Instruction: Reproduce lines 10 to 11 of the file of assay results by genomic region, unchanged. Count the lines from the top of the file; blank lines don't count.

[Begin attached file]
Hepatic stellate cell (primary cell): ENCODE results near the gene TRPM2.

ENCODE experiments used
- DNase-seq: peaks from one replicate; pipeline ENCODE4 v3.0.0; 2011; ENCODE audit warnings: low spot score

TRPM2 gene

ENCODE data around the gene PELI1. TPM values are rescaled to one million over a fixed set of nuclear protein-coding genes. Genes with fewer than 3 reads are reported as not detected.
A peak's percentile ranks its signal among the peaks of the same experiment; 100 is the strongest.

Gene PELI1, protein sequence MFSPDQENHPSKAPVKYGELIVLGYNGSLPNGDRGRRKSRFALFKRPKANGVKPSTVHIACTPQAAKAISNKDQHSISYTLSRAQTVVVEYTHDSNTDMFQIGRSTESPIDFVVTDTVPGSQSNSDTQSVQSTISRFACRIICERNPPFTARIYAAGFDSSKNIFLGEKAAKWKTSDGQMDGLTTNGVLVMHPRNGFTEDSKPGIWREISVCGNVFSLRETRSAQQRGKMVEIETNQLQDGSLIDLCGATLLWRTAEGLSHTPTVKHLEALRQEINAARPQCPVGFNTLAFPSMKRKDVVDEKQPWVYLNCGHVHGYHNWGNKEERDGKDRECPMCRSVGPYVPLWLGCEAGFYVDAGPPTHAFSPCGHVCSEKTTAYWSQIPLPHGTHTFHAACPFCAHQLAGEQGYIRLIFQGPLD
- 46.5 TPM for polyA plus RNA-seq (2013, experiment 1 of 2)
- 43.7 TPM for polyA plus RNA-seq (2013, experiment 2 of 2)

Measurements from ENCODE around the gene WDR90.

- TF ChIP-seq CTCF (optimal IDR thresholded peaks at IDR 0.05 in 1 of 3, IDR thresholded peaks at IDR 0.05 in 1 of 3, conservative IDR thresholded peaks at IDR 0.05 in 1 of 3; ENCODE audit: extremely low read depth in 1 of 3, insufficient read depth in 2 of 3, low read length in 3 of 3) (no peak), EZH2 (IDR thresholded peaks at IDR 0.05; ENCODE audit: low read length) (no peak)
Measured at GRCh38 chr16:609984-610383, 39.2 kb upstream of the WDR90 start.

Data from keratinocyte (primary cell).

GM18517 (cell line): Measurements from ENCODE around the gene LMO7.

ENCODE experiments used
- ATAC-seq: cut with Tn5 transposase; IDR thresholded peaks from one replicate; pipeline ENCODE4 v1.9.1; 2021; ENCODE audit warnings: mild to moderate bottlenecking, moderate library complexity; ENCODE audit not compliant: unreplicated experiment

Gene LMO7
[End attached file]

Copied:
Measurements from ENCODE around the gene WDR90.

- TF ChIP-seq CTCF (optimal IDR thresholded peaks at IDR 0.05 in 1 of 3, IDR thresholded peaks at IDR 0.05 in 1 of 3, conservative IDR thresholded peaks at IDR 0.05 in 1 of 3; ENCODE audit: extremely low read depth in 1 of 3, insufficient read depth in 2 of 3, low read length in 3 of 3) (no peak), EZH2 (IDR thresholded peaks at IDR 0.05; ENCODE audit: low read length) (no peak)